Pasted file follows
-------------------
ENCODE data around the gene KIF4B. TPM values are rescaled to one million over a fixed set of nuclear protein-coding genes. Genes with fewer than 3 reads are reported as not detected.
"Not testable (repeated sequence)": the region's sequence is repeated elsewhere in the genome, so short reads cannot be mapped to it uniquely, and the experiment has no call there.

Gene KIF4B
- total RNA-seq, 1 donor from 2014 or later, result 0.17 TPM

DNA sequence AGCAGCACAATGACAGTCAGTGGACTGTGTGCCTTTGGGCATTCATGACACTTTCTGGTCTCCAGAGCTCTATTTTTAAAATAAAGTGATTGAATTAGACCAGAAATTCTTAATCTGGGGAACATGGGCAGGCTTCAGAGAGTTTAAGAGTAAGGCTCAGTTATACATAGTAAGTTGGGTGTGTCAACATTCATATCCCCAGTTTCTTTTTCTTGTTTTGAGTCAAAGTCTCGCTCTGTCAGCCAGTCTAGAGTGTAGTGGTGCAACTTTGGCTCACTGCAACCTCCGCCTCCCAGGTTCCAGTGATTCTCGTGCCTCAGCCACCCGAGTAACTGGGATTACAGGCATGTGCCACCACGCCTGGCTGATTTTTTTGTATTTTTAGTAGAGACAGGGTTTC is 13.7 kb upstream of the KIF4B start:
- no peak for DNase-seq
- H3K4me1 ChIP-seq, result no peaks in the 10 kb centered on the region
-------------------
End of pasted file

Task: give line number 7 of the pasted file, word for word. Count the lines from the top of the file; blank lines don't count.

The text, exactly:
- H3K4me1 ChIP-seq, result no peaks in the 10 kb centered on the region